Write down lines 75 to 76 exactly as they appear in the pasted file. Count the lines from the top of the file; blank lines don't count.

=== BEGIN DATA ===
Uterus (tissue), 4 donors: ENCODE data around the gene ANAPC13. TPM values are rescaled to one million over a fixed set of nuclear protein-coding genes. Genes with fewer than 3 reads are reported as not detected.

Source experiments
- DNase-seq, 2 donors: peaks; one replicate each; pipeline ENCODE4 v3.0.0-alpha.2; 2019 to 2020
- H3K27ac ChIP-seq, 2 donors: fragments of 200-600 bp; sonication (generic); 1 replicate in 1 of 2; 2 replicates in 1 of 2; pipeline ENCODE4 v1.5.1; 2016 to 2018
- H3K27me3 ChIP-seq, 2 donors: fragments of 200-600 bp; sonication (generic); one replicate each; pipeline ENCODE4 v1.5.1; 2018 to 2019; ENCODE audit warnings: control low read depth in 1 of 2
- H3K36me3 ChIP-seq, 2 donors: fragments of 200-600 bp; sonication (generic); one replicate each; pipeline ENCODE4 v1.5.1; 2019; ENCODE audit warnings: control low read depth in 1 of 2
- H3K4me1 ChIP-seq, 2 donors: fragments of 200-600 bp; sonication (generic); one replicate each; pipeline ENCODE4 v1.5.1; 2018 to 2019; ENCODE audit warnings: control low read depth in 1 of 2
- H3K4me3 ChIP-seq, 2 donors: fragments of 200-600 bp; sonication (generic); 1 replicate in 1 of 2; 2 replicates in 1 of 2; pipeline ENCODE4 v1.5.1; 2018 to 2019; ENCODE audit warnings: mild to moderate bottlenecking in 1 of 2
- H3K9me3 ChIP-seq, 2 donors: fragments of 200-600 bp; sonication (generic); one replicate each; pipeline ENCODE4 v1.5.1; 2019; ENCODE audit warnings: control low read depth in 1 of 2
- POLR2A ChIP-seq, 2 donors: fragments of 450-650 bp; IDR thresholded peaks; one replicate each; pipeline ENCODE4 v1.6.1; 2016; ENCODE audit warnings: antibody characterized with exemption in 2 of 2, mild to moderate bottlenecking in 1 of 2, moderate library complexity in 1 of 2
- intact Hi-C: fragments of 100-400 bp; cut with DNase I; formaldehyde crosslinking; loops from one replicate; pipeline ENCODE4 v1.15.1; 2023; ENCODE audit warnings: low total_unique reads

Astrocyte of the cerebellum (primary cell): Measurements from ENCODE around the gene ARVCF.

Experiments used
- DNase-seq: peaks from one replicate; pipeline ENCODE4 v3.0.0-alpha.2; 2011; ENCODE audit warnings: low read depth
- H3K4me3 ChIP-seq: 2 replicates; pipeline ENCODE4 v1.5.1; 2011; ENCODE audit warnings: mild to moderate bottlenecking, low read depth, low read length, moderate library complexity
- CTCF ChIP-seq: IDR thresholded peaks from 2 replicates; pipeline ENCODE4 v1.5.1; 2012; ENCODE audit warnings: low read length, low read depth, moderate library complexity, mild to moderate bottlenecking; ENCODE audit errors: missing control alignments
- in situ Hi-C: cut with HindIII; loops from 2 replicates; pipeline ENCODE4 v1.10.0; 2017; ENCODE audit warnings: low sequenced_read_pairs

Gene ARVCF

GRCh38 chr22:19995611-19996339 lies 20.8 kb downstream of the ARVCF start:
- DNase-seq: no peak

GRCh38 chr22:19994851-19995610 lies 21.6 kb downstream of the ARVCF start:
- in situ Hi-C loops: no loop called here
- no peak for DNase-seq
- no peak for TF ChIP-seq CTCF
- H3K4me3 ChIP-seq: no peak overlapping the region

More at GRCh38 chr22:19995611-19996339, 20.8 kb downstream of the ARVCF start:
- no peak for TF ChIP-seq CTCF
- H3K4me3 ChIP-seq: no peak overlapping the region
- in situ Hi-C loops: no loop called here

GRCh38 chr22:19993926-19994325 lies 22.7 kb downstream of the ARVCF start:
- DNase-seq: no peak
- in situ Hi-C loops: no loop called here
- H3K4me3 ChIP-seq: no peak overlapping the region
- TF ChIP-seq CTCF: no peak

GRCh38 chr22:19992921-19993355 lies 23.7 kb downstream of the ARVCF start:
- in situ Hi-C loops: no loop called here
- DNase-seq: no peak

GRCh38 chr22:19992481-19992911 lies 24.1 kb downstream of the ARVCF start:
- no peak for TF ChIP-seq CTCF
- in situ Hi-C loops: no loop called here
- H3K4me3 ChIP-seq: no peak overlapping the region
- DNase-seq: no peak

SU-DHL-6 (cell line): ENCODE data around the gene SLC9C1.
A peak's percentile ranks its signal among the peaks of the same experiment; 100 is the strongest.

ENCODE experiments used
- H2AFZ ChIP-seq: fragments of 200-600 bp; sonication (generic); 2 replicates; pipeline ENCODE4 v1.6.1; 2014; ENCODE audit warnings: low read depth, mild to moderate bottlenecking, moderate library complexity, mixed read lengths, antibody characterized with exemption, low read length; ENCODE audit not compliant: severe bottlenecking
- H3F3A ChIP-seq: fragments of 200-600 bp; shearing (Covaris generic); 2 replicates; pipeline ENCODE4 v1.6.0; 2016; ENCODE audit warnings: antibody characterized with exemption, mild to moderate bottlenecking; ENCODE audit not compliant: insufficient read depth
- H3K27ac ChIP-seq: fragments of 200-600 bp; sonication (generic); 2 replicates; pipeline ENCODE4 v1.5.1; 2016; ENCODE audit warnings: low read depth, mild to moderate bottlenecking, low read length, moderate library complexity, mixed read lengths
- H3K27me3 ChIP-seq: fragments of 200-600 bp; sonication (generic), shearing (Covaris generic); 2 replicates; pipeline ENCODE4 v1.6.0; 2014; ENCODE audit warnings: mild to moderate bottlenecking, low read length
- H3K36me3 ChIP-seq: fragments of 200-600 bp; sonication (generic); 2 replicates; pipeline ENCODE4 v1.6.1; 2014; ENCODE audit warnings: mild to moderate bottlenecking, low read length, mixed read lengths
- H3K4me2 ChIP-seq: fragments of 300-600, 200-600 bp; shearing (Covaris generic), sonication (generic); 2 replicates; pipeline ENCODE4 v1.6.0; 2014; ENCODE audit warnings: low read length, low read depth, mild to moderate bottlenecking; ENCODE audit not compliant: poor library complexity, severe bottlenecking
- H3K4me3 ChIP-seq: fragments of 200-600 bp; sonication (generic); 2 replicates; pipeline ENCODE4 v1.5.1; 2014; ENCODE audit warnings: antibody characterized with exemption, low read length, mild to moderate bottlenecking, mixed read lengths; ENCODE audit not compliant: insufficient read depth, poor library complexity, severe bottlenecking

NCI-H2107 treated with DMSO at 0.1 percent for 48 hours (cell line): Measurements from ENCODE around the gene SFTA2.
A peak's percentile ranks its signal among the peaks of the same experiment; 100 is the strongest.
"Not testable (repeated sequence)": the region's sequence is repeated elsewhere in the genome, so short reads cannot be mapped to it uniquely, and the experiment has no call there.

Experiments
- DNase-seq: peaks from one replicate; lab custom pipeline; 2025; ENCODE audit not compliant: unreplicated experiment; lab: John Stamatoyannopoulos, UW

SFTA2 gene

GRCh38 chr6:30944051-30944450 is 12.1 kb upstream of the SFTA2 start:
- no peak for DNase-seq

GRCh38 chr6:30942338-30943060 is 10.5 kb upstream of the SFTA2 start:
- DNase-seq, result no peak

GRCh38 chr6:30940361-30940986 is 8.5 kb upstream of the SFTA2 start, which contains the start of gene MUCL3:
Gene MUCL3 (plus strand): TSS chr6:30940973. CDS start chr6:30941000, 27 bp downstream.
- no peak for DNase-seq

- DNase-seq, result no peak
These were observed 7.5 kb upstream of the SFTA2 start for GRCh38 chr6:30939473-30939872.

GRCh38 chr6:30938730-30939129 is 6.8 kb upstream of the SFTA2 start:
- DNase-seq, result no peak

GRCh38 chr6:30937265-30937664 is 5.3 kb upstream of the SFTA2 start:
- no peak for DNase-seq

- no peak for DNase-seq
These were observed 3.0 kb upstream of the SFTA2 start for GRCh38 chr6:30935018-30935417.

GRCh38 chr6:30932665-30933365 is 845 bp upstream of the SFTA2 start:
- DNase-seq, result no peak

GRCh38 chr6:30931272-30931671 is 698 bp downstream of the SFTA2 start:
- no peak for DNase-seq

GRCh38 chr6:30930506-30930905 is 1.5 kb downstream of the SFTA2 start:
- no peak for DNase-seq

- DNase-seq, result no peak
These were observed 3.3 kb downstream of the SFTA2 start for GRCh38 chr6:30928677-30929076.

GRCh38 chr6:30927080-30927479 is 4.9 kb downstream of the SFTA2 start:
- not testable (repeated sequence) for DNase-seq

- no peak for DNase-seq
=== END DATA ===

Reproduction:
- DNase-seq, result no peak

GRCh38 chr6:30931272-30931671 is 698 bp downstream of the SFTA2 start: